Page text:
The Greater Amsterdam School District Board of Education held a well attended public hearing on the Alternative Veteran’s Exemption Act prior to Wednesday’s regular meeting. Superintendent Thomas Perillo highlighted details of the exemption which he first related to the board in October. A resolution on the exemption was not on the agenda for the evening’s meeting.
Approximately 1,100 veterans living in Amsterdam would be eligible for a tax exemption if the school district chose to adopt the policy. That is equal to ten percent of the taxable land parcels in Amsterdam, which account for $360,000 collected by the district. If an exemption were adopted by the district, that amount would have to be made up by other tax payers, which would lead to an average increase of $35 per year for all other parcels in the district based on the current year’s tax rate.
The exemption is broken up into three tiers based on service. Veterans who served during a time of war would be eligible for a $12,000 reduction off of the full assessed value of their parcel under tier one. Veterans who served in a combat zone would be eligible for a $20,000 reduction under tier two. Veterans who were disabled during wartime would be eligible for a $40,000 reduction under tier three. Perillo then opened the floor to public comment.
Army veteran Leon Pratt said, “How much is it going to cost us, or did it cost us to form a new lacrosse team? How much is it going to cost us to supply new uniforms for the band? How much is it going to cost us for chaperones at all our sports games? You know that’s got to be figured, and you always come up with enough money to take care of the kids. And that’s what it’s for, but you wouldn’t even be allowed to have this meeting here tonight if it wasn’t for what these people in this audience did. They gave you the freedom to have your meeting. They fought for your freedoms.”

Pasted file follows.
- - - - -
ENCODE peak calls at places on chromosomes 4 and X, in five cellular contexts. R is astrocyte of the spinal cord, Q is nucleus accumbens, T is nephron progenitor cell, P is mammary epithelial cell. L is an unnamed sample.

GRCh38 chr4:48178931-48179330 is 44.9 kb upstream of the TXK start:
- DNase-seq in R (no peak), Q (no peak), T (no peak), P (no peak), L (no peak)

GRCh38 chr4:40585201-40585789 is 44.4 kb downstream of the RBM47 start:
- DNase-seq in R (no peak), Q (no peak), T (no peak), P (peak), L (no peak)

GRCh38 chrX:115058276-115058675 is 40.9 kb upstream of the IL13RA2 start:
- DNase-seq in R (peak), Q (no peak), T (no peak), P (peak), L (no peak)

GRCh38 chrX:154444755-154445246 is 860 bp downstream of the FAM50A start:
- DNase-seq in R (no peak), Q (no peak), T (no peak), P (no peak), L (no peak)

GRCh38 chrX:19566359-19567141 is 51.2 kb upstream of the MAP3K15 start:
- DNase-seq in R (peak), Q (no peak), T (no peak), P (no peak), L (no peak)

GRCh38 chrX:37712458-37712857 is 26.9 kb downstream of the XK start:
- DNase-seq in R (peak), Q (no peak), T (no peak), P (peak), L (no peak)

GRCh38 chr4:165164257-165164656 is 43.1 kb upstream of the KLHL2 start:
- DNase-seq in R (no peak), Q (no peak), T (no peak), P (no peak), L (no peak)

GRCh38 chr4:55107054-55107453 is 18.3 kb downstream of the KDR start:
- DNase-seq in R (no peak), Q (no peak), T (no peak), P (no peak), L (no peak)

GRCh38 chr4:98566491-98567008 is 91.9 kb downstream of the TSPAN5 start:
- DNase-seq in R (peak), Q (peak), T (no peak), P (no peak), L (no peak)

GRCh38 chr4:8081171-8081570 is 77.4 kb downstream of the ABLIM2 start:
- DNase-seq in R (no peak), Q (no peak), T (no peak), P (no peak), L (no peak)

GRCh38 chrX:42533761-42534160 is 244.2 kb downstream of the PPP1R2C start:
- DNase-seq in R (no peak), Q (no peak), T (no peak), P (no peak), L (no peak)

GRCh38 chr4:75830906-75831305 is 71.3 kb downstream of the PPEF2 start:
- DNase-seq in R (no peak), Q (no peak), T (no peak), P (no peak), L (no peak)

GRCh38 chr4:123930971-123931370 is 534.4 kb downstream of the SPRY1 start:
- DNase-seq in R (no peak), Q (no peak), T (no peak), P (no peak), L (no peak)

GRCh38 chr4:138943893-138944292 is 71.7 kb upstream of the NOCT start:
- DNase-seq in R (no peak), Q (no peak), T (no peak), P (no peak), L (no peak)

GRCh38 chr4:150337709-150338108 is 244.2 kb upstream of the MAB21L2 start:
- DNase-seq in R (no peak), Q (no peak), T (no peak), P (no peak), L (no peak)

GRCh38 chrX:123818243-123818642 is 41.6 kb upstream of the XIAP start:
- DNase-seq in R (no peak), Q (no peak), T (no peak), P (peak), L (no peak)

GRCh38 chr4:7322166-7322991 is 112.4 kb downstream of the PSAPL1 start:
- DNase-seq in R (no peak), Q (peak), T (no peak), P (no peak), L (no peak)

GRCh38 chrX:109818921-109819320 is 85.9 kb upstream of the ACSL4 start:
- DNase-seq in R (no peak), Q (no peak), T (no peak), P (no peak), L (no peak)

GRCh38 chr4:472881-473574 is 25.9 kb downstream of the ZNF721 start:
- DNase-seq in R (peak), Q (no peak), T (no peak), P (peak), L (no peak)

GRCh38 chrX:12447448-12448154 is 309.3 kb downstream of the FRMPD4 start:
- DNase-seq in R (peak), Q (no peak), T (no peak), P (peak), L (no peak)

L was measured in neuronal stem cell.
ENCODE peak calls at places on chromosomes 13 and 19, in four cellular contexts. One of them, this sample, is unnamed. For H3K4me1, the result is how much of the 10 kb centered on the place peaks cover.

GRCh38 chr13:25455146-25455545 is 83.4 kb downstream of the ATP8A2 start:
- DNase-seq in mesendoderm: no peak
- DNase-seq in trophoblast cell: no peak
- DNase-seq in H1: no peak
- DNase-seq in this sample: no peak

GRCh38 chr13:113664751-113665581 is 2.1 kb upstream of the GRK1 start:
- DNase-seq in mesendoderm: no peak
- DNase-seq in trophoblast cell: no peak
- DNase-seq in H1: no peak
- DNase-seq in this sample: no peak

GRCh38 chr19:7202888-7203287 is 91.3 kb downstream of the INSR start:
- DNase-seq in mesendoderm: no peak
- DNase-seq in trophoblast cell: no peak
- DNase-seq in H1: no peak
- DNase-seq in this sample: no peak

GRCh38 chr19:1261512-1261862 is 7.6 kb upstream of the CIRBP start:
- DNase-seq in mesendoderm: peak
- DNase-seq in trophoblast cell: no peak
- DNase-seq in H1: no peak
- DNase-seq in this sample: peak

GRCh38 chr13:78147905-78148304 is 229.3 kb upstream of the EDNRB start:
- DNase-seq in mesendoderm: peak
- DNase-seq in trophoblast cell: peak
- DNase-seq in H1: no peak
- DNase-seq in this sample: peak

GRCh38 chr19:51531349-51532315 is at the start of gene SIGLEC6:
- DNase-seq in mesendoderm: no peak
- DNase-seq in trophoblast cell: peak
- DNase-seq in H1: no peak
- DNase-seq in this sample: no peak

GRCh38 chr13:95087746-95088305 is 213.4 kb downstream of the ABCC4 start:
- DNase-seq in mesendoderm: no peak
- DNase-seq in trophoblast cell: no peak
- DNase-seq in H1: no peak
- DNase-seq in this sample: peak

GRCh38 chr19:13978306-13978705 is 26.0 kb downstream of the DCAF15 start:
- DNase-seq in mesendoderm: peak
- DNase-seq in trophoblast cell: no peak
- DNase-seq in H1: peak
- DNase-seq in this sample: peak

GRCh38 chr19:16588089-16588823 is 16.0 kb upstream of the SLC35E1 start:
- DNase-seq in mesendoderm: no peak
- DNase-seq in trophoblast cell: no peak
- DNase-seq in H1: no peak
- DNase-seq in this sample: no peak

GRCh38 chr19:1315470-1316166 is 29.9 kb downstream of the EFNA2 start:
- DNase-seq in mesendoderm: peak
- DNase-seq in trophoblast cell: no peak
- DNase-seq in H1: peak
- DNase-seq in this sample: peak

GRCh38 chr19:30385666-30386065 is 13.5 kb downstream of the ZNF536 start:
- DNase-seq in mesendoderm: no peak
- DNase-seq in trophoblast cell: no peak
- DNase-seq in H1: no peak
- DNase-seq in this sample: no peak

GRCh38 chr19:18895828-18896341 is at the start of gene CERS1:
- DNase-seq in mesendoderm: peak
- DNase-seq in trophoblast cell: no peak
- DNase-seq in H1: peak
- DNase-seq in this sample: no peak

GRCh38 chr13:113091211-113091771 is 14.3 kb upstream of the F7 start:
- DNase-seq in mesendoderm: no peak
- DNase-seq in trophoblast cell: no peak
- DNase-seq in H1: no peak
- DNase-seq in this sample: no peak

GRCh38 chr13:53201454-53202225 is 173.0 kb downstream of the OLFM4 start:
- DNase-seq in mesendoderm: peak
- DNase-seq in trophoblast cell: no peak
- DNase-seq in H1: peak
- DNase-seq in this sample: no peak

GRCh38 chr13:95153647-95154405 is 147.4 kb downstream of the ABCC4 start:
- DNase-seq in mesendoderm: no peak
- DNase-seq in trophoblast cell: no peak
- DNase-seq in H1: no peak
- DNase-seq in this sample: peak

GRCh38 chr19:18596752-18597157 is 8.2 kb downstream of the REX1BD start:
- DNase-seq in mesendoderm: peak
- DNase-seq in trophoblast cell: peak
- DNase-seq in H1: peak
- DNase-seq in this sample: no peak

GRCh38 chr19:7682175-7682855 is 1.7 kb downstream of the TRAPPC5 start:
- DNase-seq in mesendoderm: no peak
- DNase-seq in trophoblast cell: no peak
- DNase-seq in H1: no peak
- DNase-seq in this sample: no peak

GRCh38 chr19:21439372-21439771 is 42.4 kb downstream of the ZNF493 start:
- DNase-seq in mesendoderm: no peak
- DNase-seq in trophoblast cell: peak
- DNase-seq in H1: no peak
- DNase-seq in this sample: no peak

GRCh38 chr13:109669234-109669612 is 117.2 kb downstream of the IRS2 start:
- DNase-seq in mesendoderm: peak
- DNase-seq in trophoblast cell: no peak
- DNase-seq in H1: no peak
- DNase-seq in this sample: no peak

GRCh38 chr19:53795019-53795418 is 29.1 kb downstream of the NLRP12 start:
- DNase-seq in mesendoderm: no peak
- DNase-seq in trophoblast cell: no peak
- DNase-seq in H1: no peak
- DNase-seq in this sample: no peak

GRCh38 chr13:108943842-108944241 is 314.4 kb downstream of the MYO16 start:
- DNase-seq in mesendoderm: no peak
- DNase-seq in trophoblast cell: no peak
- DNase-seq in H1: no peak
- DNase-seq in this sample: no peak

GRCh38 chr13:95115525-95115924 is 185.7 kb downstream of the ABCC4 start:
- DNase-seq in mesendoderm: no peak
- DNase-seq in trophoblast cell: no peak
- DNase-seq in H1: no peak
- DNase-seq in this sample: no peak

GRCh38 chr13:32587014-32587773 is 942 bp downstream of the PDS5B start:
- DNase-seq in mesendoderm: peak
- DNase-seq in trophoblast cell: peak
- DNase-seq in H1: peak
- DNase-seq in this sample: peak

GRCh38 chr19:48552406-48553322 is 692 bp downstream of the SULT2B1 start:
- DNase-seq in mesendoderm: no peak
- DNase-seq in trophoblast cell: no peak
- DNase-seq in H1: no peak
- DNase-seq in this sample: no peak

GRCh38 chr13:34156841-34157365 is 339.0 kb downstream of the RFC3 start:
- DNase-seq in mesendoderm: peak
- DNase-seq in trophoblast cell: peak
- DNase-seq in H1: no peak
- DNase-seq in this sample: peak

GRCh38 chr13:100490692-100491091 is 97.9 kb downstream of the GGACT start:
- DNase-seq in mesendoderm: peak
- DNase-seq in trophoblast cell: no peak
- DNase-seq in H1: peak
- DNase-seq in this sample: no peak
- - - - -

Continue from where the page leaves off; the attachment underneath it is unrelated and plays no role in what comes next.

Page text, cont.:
Pratt noted that there was a cost to the exemption, but that it was worth the price, saying, “You’ve got to give the people something back if they served. They deserve something. Unfortunately, the amounts are kind of high. I agree with you. But they deserve something; they earned it.”
Veteran Ted Fiorillo voiced his feeling that veterans are not given enough recognition, saying, “As a veteran, I feel that we’re not appreciated enough. We have sacrificed. We take our time, our life, and our hardship to protect this country, so it’s safe and free.”
Fiorillo went on to say, “You have to do more for veterans. Now I’m not asking that veterans not have to pay any taxes. But I think we should get a tax exemption. That’s admirable. That warrants some merit.”
When going over resolutions for the evening’s meeting, Board President Kent McHeard asked when the board could expect to see a resolution on the Veteran’s Act Tax Exemption. Superintendent Perillo said, “Whenever the board decides to act on that, it wouldn’t take effect until the 16-17 school year. So there’s really no sense in trying to rush into it.”
He went on to say, “There has been numerous calls into the office about the Veteran’s Act Exemption, I’m assuming that the board will probably be hearing from some of our public maybe on the other side as well. So to be fair, even if it was approved tonight, it wouldn’t go into effect until the 16-17 school year.”
McHeard responded, “I understand. I don’t think it would be rushing to a decision based on the fact that we’ve been talking about it. I think that we should see a resolution fairly soon. I wouldn’t suggest we see a resolution tonight. But I heard the discussion from the veterans; I hear discussions around the table that we do so little for our veterans. We do so little for them. This is the least that we could do in supporting veterans.”
Board member Peter Pritchard requested a briefing on the state law, saying “I think we need to fundamentally understand what does it look like if we do say ‘yes’ or we do say ‘no.’ What does that mean for the school district itself.” Other members of the board agreed that they would like additional information on the provisions and the financial implications of the exemption.
School business manager Kim Brumley said that she would work with local assessors to come up with representative examples of how the exemption would affect individual veterans and individual taxpayers. Pritchard said that the information would be helpful, as “Everyone’s going to ask the question ‘What does it mean to me?’, and I think that’s really a fundamental and a valid question.”